ZBasic, Dartmouth True BASIC (on the Macintosh), various Microsoft BASICs, even Atari 2600 BASIC are all represented (that last one was a challenging port).

    It's pretty clear to see that Microsoft BASICs were all pretty slow, that Woz's Integer BASIC is pretty tidy, and Acorn's BBC BASIC is a masterwork.

    I still have a few more language ports up my sleeves in various unfinished stages, a structural mistake in the DRI Personal BASIC version (which has also snuck into a couple other ports) that causes it to do more work after finding the last prime, which I need to correct both in the source and the published results, and a long list of results to gather using software and hardware I've already collected with ports I've already written.

    Mostly the micro results are in the bottom half.

    Thanks for your benchmark.

    I ported the Commodore 64 program to my early 1980's Tektronix 4054A computer and got 21.27 seconds for n=100 last night:

    Benchmark PRIMES
    Start: 04-JAN-20 09:47:03.97 PM
    End:             09:47:27.11 PM
    Benchmark PRIMES (secs)= 21.27
    The Tektronix 4052A and 4054A computers were the last generation of a series started in 1975 with the 4051 using a 6800 CPU running at 833KHz.
    These computers were designed for scientific and engineering markets with remarkable graphics resolution of 1024x780 on the 4051 in 1975 based on Tektronix storage tube technology using vectors.
    The 4051 entry price was $5995 with 32KB of BASIC ROM and 8KB of DRAM. Memory could be upgraded to a max of 32KB of DRAM.

    The 4052 and 4054 were introduced in the late '70's to support demand for higher performance, and were a custom AMD 2901 bit-slice design with a 16-bit data bus, 128KB of total memory, with over 64KB of BASIC ROM and up to 64KB of DRAM. This architecture also provided 6800 8-bit instructions with new opcodes including micro-coded floating point instructions.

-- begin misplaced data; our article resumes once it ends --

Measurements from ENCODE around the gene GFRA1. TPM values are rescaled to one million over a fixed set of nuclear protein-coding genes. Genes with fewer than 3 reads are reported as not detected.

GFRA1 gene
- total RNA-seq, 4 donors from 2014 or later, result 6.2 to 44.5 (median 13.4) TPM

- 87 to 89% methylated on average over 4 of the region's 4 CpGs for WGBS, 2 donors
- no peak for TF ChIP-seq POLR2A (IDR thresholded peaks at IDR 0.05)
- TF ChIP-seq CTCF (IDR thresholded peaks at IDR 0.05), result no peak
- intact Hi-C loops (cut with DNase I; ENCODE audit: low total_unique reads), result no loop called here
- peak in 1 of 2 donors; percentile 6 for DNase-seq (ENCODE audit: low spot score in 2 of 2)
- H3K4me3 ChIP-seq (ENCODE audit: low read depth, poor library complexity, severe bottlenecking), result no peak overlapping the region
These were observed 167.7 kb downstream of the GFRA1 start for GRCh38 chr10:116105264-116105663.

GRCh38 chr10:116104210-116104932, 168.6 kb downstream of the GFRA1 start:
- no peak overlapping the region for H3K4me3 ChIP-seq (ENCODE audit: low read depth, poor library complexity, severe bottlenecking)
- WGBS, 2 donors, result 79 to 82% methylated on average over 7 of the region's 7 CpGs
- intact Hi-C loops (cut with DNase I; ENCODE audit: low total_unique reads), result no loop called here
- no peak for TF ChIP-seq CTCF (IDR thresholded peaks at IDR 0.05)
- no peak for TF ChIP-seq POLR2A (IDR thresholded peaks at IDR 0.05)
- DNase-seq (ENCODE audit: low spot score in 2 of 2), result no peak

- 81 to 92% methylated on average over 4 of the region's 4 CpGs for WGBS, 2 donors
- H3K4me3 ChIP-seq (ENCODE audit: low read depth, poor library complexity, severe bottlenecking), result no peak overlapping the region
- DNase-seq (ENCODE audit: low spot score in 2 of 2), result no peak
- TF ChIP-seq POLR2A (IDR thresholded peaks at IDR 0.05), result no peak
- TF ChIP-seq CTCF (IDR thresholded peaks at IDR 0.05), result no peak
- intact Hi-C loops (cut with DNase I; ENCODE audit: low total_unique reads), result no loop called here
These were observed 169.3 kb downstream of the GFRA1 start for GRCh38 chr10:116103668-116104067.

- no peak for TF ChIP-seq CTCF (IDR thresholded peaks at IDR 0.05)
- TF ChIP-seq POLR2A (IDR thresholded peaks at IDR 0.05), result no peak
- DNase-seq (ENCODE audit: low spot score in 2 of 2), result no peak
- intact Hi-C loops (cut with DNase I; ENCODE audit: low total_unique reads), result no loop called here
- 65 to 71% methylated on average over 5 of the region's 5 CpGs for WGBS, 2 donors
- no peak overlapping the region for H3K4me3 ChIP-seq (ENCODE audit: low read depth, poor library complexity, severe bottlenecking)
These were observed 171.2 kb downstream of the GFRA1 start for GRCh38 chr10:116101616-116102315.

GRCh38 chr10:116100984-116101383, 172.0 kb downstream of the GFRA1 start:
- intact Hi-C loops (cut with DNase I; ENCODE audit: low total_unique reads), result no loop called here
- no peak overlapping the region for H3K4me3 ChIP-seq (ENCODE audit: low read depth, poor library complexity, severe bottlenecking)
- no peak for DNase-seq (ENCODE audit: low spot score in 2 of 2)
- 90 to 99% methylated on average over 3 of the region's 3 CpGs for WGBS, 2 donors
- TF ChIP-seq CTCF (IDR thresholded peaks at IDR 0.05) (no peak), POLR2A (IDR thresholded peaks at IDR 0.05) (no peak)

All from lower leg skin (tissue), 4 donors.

These hardware floating point instructions showed great performance (for the '80s) in the prime results above.

    The 4052 and 4054 bit-slice microcoded CPU clock rate was 25MHz.

    The 4052 had the same 12" Tektronix flat storage CRT and resolution as the 4051.
    The 4054 and 4054A had a Tektronix 19" storage tube like the Tektronix 4114 terminal with 4096x3072 resolution! Still state of the art today

    The 4052A and 4054A were introduced in the early 1980's, and the series was discontinued in the late 1980's.
    The A-series added structured BASIC commands and other firmware enhancements including an assembly language CALL "EXEC", along with an assembler and documentation for the microcode instruction set and BASIC ROM entry points.

    Here is my port of your prime program in Tektronix 4050 BASIC.
    I have a Transera Real Time Clock ROMPACK plugged into the 4054A that provided the timing in HH,MM,SS,and hundredths of a second in a single CALL "!TIME" with numeric output parameters.

    Tek BASIC arrays do not support a ZERO index, so I adjusted the program accordingly.
    Also I created this one after typing in the nine BM benchmarks, which I will show results in a separate post. I changed the A variable to X in your prime program.
    The output for the benchmark timing used separate 4800 baud serial printout to a laptop computer.

    The serial port is accessed with the PRINT @40: statements. These Tektronix computers had optional serial interfaces and embedded GPIB interfaces. The @#: syntax allowed PRINT, READ, WRITE and byte commands to be addressed to any GPIB device or serial device.

    I printed each computed prime to the screen during the benchmark - to match the other computers.

    The formatted start/end printing and serial printing is outside the benchmark time measurement, which is why the total start/end time is slightly longer than the run.

    1 GOSUB 900
    2 CALL "!TIME",A0,B0,C0,D0
    3 GO TO 10
    5 X=X+1
    6 GO TO 50
    10 DIM P(100)
    15 P=0
    20 P(1)=2
    25 PRINT P(1)
    30 X=3
    40 FOR F=2 TO 100
    50 FOR I=1 TO F-1
    60 V=X/P(I)
    65 IF V=INT(V) THEN 5
    70 NEXT I
    80 PRINT X;
    90 P(F)=X
    100 X=X+1
    110 NEXT F
    120 CALL "!TIME",A1,B1,C1,D1
    130 GO TO 1010
    900 REM    PRIMES